Man's mental as well as physical health is very much at the mercy of what goes on about him. The economic insecurity of unemployment and old age, the lack of opportunity for education and adequate health services, poor housing and lack of good sanitation, prejudice and discrimination, failure to share in the civil liberties guaranteed to all citizens, inflation, the threat of atomic war—these are very real every-day problems and they are the kind of social factors that can wear away personal defences and destroy mental health.
It makes bitter reading to look back and see that in 1944 the workers in Britain were guaranteed “adequate and modern medical care.” The hospitals, for example, are in a sorry mess. The general situation is one of too few doctors struggling on with out-dated equipment and facilities. The Government’s official publications admit as much: " . . . under present conditions work properly belonging to consultant posts is being regularly discharged by senior registrars and members of more junior grades.” This is simply because the number of consultants “is still inadequate to the needs of the hospitals.” The reasons for this include “financial restrictions to which hospital authorities are subject” and “inadequacies in accommodation and facilities, especially operating theatres and laboratories.”

And what about that section of the working class which runs the health service? Probably if one conducted a census, at least 90 per cent of doctors, nurses, dentists, etc., would deny that they were members of the working class. But whether they choose to face up to reality or not is largely immaterial; every working day of their lives they are confronted with the hard facts of their wage earning status. They, too, are forced to conduct a ceaseless struggle to maintain their salaries and working conditions. On top of this they find themselves faced with the problem common to all working men and women—such is the pressure on them, they must work to a standard far inferior to that which they are capable of. One dentist recently referred to the “sheer vocational frustration induced by the fact that practitioners are virtually denied the opportunity of practice at the level which their ability and enthusiasm could achieve.” What other working man, forced to prostitute his skills and talents, could not echo this?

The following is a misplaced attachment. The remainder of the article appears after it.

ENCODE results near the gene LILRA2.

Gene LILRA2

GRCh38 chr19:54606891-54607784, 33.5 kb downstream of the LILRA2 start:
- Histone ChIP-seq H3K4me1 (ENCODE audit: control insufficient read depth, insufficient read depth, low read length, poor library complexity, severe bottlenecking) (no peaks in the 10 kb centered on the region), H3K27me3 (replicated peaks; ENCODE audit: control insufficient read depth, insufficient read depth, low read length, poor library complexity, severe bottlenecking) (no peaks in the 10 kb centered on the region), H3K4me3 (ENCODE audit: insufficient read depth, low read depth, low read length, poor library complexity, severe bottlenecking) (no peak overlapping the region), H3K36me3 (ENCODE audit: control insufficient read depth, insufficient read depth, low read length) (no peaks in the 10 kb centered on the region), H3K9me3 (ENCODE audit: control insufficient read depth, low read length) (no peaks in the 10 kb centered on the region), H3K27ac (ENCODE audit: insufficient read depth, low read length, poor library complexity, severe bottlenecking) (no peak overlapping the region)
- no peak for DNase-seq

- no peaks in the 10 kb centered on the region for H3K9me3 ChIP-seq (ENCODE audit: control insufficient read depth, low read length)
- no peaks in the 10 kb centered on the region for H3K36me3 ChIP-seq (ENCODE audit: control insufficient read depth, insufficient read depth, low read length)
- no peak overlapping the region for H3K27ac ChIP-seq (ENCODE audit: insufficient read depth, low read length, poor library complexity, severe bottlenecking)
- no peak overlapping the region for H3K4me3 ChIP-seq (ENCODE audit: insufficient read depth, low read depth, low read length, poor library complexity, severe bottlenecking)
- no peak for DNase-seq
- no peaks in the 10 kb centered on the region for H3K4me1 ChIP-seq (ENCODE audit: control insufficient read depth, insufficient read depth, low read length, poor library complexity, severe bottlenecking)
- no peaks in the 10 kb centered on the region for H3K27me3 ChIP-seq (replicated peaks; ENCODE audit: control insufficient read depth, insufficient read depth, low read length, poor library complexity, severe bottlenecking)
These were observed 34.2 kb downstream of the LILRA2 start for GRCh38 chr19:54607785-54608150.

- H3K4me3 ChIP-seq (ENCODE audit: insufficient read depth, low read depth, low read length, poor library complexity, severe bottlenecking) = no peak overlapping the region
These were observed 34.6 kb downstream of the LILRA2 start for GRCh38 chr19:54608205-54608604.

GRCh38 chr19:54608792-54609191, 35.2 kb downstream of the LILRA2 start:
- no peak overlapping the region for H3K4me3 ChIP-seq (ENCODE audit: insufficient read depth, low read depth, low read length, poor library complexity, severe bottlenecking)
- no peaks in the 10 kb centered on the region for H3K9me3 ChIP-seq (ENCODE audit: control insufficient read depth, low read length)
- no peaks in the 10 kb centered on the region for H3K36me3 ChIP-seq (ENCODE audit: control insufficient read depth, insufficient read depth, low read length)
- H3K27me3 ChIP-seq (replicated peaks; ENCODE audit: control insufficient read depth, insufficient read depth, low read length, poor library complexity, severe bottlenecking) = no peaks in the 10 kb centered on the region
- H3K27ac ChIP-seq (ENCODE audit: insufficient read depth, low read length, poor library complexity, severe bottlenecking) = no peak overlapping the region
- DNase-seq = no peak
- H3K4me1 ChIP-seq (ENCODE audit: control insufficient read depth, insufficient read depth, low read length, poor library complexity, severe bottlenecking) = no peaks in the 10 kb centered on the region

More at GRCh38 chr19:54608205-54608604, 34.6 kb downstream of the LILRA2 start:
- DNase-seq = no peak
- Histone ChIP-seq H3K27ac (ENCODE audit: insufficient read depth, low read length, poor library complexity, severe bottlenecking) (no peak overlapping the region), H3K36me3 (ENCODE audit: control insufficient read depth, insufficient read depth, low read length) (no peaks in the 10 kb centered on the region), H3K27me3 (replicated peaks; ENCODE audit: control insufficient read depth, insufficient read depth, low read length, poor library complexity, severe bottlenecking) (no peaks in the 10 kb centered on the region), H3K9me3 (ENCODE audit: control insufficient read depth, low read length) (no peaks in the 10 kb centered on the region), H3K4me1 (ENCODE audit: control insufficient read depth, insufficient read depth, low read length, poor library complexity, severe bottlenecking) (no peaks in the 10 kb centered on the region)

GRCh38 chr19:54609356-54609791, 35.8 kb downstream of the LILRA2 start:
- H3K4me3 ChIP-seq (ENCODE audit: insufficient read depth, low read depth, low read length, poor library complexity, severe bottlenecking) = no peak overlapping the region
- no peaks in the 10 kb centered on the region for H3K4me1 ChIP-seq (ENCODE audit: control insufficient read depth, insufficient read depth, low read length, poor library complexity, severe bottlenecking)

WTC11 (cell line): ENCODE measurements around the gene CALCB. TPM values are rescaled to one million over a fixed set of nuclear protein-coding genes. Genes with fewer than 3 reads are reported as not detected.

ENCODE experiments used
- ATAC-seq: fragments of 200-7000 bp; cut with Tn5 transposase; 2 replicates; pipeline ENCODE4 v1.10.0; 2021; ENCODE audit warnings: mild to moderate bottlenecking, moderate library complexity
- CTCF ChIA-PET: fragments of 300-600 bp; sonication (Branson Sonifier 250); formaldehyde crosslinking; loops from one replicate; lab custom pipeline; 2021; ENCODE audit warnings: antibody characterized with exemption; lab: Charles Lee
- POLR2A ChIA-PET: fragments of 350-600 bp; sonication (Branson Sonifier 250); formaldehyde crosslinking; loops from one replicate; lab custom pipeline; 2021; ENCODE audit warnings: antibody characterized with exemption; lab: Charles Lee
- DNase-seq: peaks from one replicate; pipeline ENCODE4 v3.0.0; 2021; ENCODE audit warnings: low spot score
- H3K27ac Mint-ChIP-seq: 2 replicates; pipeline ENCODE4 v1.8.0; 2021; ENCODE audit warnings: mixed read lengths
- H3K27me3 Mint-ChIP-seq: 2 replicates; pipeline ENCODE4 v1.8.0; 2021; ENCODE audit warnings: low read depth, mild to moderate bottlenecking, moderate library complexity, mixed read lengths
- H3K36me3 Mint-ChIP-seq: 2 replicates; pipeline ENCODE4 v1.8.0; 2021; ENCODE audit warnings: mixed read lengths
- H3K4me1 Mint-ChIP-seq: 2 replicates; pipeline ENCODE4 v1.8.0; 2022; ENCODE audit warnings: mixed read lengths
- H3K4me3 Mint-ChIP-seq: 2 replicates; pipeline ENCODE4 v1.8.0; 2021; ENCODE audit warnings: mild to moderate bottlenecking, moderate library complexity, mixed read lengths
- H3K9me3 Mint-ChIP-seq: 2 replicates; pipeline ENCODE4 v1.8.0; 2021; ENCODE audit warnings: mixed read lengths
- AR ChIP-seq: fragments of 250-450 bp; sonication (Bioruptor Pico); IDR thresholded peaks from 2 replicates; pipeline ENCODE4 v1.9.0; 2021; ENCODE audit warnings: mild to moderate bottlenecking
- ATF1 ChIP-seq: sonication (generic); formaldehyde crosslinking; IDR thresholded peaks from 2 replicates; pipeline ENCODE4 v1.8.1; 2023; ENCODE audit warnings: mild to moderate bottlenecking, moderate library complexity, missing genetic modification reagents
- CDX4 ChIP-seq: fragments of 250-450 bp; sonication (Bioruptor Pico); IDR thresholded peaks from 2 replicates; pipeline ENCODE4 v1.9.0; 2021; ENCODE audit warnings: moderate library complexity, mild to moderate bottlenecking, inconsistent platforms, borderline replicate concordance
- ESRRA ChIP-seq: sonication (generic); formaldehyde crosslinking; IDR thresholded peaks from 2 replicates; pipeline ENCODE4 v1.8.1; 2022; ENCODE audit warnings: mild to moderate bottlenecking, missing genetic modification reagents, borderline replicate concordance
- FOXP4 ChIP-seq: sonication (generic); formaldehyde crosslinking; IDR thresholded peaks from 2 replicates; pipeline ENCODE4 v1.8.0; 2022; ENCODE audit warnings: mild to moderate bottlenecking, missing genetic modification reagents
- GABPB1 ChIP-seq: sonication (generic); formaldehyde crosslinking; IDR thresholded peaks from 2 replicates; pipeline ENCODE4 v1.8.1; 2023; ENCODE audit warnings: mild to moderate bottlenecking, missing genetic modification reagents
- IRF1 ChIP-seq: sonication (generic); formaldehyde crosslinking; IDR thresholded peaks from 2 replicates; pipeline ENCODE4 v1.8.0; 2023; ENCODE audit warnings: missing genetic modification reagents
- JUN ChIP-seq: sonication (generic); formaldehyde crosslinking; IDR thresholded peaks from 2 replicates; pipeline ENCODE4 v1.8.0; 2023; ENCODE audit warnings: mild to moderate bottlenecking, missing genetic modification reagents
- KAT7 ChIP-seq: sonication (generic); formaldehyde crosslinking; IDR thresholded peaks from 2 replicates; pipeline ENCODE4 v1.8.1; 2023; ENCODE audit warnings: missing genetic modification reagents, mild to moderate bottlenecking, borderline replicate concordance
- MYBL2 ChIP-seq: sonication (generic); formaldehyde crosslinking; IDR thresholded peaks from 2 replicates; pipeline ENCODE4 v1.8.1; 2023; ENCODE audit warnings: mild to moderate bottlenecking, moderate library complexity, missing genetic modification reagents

It is axiomatic in medicine that the doctor should concentrate on eradicating the disease itself and not waste valuable time and effort on palliative treatment for individual symptoms. The working class could do worse than apply this principle to capitalism—a system of society which brings each one of us little more than poverty, insecurity, frustration and ill-health.
John Crump

Adulterating our food (1966)

From the March 1966 issue of the Socialist Standard
“If you must adulterate your milk, please use this clean water.” (Notice on a water tank in an Indian dairy, in the 1930's.)
Did you know that the first ever attempt, in the English speaking world anyway, to legislate against food adulteration originated in Britain in 1860? That year “An Act for Preventing the Adulteration of Articles of Food or Drink” was passed by Parliament, although by the time it reached the Statute Book it had itself suffered such adulteration that it was virtually inoperative. However, it paved the way for the other laws that followed fairly rapidly, and an interesting point about its original draft was that there was provision for regulation-making powers almost as wide in some respects as those which exist today. That should be a sobering thought for the enthusiastic reformist.

Like so many comparatively modern problems, food adulteration became a real headache only with the advent of capitalism. It was the Industrial Revolution which pushed the peasants into the towns, no longer producing their own foodstuffs but having to rely on those produced and sold by others. There was a growing demand for cheap food in line with the wage worker's puny purchasing power, and it was little wonder that adulteration began to flourish. Indeed, it became a very profitable business and by the beginning of the 19th century some of the more far-seeing capitalists were getting rather alarmed at its possible effects on the labour force.